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Dewar’s single malt Scotch whisky distilleries in pictures

Last week, spirits journalists from across the UK were whisked to Scotland to spend a jam-packed few days with the Dewar’s team, visiting Aberfeldy, Royal Brackla, Craigellachie and Aultmore distilleries.

Led by Georgie Bell, Dewar’s global malts ambassador, the group arrived at Aberfeldy distillery to start with a tasting of Dewar’s 12 Year Old. Aberfeldy relies on the fresh water stream Pitilie Burn, which runs alongside the distillery and is the only distillery in Scotland to use these waters.

After the tasting was a tour of the distillery, which was built in 1898 by the sons of John Dewar. Aberfeldy uses the double distillation method and has four pot stills: two big wash stills and two smaller spirit stills.

The group also had the chance to sign their names on one of the many barrels that visitors have signed over the years. We then had a tasting of Aberfeldy 1997 cask 2967 before bottling our own single cask whisky and sealing it with wax.

Tommy Dewar’s other great passion besides whiskey is hens. The younger of the Dewar brothers tended a large collection of pedigree hens, some of them laying the best eggs. This was the origin of the relationship between Scotch eggs and whisky. With that in mind, the group enjoyed plenty of Scotch eggs for lunch before heading to the Scotch Egg Club, the secret bar within the distillery, where they enjoyed Dramble cocktails – made with Dewar’s 12 Year Old, lemon juice, sugar syrup, bramble liqueur and crushed ice.

To finish off the tour, the group headed back to the visitor centre for a private blending class, tasked with creating a whisky for a special moment using a variety of whiskies.

The following day, the group rose early for a trip to Royal Brackla distillery, located in the beautiful landscape of the Scottish highlands. The distillery’s barley is acquired from the finest croplands in Scotland and to this day its water is drawn from the Cawdor Burn.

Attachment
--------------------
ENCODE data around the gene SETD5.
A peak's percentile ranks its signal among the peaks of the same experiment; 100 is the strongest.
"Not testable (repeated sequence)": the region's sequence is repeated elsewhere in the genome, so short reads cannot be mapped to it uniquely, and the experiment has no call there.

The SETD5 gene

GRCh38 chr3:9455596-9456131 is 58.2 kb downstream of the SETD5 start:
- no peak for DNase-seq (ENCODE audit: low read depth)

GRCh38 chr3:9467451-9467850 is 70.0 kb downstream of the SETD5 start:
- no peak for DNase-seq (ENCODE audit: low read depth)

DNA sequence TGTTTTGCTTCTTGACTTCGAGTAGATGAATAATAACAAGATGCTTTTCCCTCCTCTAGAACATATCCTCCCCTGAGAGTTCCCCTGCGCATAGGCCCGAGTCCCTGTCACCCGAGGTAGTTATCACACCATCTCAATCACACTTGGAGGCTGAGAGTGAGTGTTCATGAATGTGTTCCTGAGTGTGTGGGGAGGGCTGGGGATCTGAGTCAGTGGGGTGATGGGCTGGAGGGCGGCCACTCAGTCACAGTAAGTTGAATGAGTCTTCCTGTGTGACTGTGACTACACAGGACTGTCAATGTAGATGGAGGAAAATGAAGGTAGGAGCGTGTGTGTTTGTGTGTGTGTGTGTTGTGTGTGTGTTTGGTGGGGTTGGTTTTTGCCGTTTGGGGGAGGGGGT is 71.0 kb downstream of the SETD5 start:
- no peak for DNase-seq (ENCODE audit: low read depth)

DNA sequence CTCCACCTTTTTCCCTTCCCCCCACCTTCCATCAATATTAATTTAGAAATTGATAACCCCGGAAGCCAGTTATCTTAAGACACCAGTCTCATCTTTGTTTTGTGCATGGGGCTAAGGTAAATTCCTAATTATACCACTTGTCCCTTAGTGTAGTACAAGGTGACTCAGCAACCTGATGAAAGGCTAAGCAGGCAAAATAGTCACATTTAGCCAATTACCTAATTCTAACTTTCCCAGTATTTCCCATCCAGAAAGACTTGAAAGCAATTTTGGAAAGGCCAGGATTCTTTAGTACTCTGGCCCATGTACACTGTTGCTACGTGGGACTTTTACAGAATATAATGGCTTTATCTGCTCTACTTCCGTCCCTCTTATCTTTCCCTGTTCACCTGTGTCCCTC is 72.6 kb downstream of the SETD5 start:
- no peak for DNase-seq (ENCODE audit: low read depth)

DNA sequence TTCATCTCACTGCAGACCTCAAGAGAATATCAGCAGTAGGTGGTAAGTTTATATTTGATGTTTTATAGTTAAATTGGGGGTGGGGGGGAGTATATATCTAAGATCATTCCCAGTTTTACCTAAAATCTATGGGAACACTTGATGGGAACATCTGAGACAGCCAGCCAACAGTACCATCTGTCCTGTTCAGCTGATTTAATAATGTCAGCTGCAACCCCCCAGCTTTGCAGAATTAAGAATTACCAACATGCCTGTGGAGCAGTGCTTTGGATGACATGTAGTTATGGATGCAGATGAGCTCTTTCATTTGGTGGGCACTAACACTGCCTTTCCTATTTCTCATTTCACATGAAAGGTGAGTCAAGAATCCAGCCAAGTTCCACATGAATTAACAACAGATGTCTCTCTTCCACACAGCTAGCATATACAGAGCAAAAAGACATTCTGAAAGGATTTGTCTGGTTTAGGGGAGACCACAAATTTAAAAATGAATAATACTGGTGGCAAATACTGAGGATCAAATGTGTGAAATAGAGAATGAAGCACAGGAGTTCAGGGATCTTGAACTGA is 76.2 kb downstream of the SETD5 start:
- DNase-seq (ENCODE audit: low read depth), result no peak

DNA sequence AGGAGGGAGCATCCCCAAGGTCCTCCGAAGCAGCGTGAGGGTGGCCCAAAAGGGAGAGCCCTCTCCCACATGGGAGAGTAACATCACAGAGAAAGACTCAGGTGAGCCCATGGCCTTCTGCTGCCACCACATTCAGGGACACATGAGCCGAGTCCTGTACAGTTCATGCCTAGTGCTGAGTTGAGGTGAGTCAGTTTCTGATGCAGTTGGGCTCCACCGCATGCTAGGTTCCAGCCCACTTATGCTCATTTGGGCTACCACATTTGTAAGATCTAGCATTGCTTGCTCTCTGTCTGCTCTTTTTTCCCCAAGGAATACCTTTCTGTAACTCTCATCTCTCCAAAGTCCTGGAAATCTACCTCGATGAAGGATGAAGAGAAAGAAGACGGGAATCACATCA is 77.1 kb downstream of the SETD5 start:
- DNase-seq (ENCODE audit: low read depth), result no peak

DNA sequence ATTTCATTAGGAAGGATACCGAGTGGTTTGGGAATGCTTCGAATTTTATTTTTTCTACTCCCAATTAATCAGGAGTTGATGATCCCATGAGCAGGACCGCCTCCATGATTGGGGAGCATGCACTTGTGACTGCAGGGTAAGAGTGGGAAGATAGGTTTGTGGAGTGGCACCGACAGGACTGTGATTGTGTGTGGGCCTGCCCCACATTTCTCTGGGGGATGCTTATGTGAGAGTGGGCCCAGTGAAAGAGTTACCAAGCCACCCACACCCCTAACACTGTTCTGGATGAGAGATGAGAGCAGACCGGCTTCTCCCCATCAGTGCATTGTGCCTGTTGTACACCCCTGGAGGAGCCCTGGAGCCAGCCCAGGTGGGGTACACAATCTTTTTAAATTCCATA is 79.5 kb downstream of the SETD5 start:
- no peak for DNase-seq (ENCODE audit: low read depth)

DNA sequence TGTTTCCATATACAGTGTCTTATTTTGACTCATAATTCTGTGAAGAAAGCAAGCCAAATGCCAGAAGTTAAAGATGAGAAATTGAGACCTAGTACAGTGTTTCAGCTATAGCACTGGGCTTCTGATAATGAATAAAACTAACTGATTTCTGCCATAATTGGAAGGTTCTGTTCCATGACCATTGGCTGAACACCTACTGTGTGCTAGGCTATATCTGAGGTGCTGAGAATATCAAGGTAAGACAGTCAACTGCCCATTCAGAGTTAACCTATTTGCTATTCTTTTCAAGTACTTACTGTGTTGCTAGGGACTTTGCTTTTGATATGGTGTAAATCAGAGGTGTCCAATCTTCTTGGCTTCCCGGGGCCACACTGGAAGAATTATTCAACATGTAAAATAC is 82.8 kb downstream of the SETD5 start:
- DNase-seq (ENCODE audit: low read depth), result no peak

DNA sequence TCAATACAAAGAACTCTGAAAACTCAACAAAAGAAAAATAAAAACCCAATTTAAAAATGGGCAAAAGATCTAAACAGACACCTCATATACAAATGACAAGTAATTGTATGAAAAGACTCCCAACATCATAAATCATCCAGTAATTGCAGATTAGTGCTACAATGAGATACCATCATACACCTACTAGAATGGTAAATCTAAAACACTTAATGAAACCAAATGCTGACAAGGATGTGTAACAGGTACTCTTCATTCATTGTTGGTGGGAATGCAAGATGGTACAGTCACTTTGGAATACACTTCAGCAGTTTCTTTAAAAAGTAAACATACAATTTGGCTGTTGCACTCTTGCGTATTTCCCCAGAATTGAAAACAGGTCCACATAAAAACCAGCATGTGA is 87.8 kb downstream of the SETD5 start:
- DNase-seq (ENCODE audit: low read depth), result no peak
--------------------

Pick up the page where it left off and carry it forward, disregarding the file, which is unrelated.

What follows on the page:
To allow for the development of intriguing complexity and fruitiness, extra time is taken at the fermentation stage, which acts for up to 80 hours; far longer than most Scottish distilleries. The notably tall stills run at an unusually slow pace. Their height allows plenty of reflux, with the leisurely nature of the operation increasing the contact that the spirit shares with copper, thus filtering out unwanted sulphury notes. Instead, delicate and lightly perfumed notes of grass and green foliage develop, alongside fruity aromas.

To swiftly finish off the tour, the group headed out to the bridge overlooking the distillery to enjoy a dram of Royal Brackla 16 Year Old before setting off for the next distillery.

After enjoying fish and chips at the Fiddichside Inn, the group visited the Craigelacchie distillery. It was founded by Peter Mackie who already owned Lagavulin on Islay and had created the White Horse whisky blend and Alexander Edwards, who had inherited Benrinnes from his father. Designed by Charles Doig, the pre-eminent distillery architect of the 19th century, Craigellachie began production in 1891.

The current stills are amongst the largest in Scotland. Inside the still house, the scent of sulphuric malt is evident in the air – a smell specific to Craigellachie.

In a bygone era of whisky production many distilleries cooled their spirit in worm tubs. Unlike modern condensers, worm tubs comprise a coil of copper tubing immersed in a large tank of water, usually raised above ground level. The long tubes don’t provide as much copper contact as modern condensers, which would otherwise reduce the distillate’s sulphur content. Craigellachie has stuck by this rare and traditional method, despite the expense involved, as it produces a far heavier spirit and imparts unusually strong, sulphury flavours.

To finish off the day, the group headed to the beach by Craigellachie Bridge to skim stones while enjoying a dram of Deveron 12 from Macduff distillery. 

On the final day of the trip, the last distillery to visit was Aultmore, which was founded by Alexander Edwards in 1897; during the peak of the late-Victorian whisky boom. In the early 1950s Aultmore helped revolutionise the art of distilling by being one of only two distilleries to conduct pioneering experiments that would lead to the use of most of its waste matter (pot ale and draff) for protein-rich animal feed.

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